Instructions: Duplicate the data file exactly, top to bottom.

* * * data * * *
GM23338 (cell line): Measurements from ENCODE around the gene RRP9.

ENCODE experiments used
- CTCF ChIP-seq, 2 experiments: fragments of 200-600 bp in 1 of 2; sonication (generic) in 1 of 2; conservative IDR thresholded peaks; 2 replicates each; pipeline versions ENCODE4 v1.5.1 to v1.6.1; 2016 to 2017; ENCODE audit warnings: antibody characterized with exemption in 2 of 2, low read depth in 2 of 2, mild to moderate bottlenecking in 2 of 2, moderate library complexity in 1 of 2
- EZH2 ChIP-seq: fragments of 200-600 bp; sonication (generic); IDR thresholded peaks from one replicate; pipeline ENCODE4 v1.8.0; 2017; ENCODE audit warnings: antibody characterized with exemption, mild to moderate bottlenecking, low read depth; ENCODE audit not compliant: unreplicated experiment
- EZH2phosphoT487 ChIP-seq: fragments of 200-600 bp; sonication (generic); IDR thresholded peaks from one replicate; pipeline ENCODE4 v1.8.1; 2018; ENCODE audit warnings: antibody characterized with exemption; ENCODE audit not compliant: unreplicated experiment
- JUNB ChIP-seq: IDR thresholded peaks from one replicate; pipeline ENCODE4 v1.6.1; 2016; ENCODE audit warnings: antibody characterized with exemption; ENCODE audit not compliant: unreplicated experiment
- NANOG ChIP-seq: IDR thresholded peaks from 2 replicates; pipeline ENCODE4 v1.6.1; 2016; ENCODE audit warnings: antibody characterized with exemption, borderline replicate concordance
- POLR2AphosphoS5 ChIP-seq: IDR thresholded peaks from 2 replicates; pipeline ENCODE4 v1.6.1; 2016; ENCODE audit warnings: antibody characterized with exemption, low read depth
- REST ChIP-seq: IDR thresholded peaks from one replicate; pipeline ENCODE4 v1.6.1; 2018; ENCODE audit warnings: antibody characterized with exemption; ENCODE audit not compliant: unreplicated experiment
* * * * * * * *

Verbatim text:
GM23338 (cell line): Measurements from ENCODE around the gene RRP9.

ENCODE experiments used
- CTCF ChIP-seq, 2 experiments: fragments of 200-600 bp in 1 of 2; sonication (generic) in 1 of 2; conservative IDR thresholded peaks; 2 replicates each; pipeline versions ENCODE4 v1.5.1 to v1.6.1; 2016 to 2017; ENCODE audit warnings: antibody characterized with exemption in 2 of 2, low read depth in 2 of 2, mild to moderate bottlenecking in 2 of 2, moderate library complexity in 1 of 2
- EZH2 ChIP-seq: fragments of 200-600 bp; sonication (generic); IDR thresholded peaks from one replicate; pipeline ENCODE4 v1.8.0; 2017; ENCODE audit warnings: antibody characterized with exemption, mild to moderate bottlenecking, low read depth; ENCODE audit not compliant: unreplicated experiment
- EZH2phosphoT487 ChIP-seq: fragments of 200-600 bp; sonication (generic); IDR thresholded peaks from one replicate; pipeline ENCODE4 v1.8.1; 2018; ENCODE audit warnings: antibody characterized with exemption; ENCODE audit not compliant: unreplicated experiment
- JUNB ChIP-seq: IDR thresholded peaks from one replicate; pipeline ENCODE4 v1.6.1; 2016; ENCODE audit warnings: antibody characterized with exemption; ENCODE audit not compliant: unreplicated experiment
- NANOG ChIP-seq: IDR thresholded peaks from 2 replicates; pipeline ENCODE4 v1.6.1; 2016; ENCODE audit warnings: antibody characterized with exemption, borderline replicate concordance
- POLR2AphosphoS5 ChIP-seq: IDR thresholded peaks from 2 replicates; pipeline ENCODE4 v1.6.1; 2016; ENCODE audit warnings: antibody characterized with exemption, low read depth
- REST ChIP-seq: IDR thresholded peaks from one replicate; pipeline ENCODE4 v1.6.1; 2018; ENCODE audit warnings: antibody characterized with exemption; ENCODE audit not compliant: unreplicated experiment